Until recently the risk of developing CJD as a consequence of a blood transfusion was a theoretical concern. However, in December 2003 a patient died from vCJD after receiving a blood transfusion from a donor who subsequently also had vCJD. Since then, three further patients have been identified. One patient died of an unrelated condition, but a post mortem examination established that the abnormal form of the prion protein was present in their body. This suggested that the prion protein had been transmitted via the blood transfusion but had not yet caused a brain illness.

Although we hope ultimately that the numbers of individuals who develop vCJD from blood transfusions will be small, we still do not know how many people in the UK could be incubating vCJD from this route of infection. Our understanding of these matters will be improved when a screening test is developed so that abnormal prion protein can be detected in the blood of at risk individuals or used to screen blood before it is transfused into someone else. Until this happens only precautionary measures can be put in place in an attempt to reduce the risk of exposure.

When a person is diagnosed with CJD, their health history is examined to see if they have had surgery or donated blood in the past. The risk to public health is then determined and anyone who is identified to be at an increased risk of contracting CJD (for instance, through receiving a blood transfusion from that individual) is informed via their GP of the fact that they may have been exposed. As a consequence, a small but increasing number of people who are deemed to have an additional risk of developing vCJD are being identified. Despite the fact that these people have been exposed we still have little idea as to the exact extent of their actual risk making it difficult to give overall advice about what they should expect.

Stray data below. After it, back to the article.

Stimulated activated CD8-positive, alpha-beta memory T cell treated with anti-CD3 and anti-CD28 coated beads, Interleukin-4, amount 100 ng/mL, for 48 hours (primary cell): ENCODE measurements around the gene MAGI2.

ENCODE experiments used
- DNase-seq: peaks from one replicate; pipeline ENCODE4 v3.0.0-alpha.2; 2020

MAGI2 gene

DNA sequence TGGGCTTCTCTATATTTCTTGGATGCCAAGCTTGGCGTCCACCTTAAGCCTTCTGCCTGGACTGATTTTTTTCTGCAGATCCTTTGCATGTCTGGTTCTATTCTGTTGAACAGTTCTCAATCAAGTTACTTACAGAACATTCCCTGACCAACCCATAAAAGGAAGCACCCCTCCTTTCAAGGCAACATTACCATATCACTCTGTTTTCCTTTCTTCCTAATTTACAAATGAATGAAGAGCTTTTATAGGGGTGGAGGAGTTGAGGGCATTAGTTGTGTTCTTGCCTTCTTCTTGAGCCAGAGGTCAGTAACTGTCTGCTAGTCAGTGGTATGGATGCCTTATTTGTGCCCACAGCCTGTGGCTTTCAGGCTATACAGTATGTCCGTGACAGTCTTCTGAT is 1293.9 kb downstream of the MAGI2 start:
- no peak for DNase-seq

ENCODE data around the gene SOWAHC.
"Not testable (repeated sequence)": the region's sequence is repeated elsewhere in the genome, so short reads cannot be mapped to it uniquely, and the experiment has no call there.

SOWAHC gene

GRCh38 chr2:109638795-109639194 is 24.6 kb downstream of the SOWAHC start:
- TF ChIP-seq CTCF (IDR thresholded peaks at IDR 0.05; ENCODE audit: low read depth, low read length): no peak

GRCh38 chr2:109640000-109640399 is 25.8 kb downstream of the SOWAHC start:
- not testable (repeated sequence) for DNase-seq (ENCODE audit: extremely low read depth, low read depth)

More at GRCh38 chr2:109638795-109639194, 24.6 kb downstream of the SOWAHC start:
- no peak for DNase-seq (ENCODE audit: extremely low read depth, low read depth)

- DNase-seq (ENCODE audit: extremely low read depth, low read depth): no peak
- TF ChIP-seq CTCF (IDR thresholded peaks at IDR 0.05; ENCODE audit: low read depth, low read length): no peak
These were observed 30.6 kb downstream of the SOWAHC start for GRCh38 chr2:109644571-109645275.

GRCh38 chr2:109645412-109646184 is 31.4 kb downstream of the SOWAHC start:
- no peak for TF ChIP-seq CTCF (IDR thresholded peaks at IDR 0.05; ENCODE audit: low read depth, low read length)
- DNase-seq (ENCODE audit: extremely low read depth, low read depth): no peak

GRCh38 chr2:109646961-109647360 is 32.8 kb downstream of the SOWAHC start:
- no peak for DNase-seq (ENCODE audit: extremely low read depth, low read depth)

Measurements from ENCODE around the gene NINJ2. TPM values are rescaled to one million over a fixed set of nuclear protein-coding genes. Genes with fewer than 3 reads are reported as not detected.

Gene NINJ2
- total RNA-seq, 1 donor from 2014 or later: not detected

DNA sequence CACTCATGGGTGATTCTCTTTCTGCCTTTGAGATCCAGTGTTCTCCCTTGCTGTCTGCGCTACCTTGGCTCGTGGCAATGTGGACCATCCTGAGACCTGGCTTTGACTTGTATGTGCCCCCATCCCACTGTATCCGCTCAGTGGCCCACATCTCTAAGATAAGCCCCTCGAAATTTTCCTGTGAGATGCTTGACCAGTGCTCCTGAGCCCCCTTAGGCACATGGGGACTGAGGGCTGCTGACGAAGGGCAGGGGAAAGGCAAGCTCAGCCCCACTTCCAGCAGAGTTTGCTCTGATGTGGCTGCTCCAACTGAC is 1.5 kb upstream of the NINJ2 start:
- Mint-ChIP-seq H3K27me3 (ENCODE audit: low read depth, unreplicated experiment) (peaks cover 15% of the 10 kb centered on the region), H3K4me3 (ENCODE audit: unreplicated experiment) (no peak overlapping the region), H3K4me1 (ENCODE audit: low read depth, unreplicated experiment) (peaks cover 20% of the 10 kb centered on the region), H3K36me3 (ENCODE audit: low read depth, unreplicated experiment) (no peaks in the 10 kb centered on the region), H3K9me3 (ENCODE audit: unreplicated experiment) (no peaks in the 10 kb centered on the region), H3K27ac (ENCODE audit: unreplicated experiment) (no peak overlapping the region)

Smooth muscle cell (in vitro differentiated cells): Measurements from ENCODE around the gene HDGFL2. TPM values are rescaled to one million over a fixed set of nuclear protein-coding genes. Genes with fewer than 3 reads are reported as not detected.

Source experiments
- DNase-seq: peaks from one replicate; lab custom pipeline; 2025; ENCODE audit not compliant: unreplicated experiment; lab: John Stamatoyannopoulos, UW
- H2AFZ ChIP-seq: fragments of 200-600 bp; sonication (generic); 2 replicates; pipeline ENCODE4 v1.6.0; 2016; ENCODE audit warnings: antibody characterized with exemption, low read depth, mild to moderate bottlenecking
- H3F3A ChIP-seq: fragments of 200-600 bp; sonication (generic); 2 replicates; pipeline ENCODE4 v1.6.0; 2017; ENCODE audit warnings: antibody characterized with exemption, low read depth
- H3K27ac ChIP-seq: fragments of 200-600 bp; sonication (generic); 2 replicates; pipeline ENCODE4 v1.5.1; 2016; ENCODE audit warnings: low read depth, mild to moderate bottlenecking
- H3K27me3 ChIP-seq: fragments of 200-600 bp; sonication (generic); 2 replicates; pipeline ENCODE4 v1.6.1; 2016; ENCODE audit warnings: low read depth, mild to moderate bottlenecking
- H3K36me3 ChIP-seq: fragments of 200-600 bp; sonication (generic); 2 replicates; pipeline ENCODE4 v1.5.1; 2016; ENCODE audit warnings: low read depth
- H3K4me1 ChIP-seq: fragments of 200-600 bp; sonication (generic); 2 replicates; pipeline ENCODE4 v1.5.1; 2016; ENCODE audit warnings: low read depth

One major concern has been that vCJD caused by prion protein infection from blood might be different to the neurological illness vCJD caused by the infection as a result of eating BSE infected meat. There are examples in the studies of the different prion protein disease where changes in the "strain" of the prion protein occur when the protein has been passed from one person to the next. The recent study suggests that no change in the character of the prion protein occurs as it is passed from one human to the next via blood. These preliminary results are reassuring to some extent but we are still some way from understanding this very complex area.

Dr Angus Kennedy (Consultant Neurologist)
Chairman
CJD Support Network